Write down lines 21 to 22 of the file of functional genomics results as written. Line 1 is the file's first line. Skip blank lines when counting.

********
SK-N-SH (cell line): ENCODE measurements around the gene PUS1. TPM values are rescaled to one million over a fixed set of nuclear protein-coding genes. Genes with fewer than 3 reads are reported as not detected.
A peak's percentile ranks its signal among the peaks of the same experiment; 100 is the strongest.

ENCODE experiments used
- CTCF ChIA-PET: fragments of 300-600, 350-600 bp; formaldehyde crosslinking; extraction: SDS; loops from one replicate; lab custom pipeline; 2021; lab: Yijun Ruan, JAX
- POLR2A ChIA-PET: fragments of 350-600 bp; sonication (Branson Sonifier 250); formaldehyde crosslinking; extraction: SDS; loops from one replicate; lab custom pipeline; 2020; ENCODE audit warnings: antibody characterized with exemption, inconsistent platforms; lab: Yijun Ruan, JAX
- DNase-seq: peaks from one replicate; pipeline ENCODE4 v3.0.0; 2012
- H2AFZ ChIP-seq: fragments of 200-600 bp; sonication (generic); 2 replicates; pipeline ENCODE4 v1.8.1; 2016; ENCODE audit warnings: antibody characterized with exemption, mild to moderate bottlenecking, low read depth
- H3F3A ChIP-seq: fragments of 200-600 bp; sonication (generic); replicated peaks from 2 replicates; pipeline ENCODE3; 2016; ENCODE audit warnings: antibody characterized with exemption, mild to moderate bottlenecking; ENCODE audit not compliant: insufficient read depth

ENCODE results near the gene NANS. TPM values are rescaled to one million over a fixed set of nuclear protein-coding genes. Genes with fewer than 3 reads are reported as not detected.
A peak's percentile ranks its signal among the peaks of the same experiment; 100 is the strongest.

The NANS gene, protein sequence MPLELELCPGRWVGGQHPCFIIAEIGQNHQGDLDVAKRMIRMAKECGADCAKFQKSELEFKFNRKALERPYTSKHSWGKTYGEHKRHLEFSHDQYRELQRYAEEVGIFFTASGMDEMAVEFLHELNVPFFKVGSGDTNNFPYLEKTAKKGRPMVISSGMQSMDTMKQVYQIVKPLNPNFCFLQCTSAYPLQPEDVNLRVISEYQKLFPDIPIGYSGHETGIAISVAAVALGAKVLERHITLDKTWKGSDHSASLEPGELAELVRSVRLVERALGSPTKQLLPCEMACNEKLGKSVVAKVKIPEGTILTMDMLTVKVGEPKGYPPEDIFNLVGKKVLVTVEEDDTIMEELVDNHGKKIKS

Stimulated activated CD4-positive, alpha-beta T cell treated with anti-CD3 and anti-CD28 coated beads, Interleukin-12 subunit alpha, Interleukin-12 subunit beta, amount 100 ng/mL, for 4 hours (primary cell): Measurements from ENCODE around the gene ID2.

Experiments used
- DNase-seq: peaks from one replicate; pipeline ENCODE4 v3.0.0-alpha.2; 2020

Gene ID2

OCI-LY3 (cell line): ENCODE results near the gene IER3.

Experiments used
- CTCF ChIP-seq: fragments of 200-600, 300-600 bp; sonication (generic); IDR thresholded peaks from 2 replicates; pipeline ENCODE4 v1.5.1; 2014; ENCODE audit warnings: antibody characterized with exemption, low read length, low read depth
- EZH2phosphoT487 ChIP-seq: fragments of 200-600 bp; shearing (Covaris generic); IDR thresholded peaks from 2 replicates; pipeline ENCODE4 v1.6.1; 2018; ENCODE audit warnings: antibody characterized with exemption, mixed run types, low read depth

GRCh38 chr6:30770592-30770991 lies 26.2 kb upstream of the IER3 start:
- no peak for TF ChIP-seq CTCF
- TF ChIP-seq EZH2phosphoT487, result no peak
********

- no peak for TF ChIP-seq CTCF
- TF ChIP-seq EZH2phosphoT487, result no peak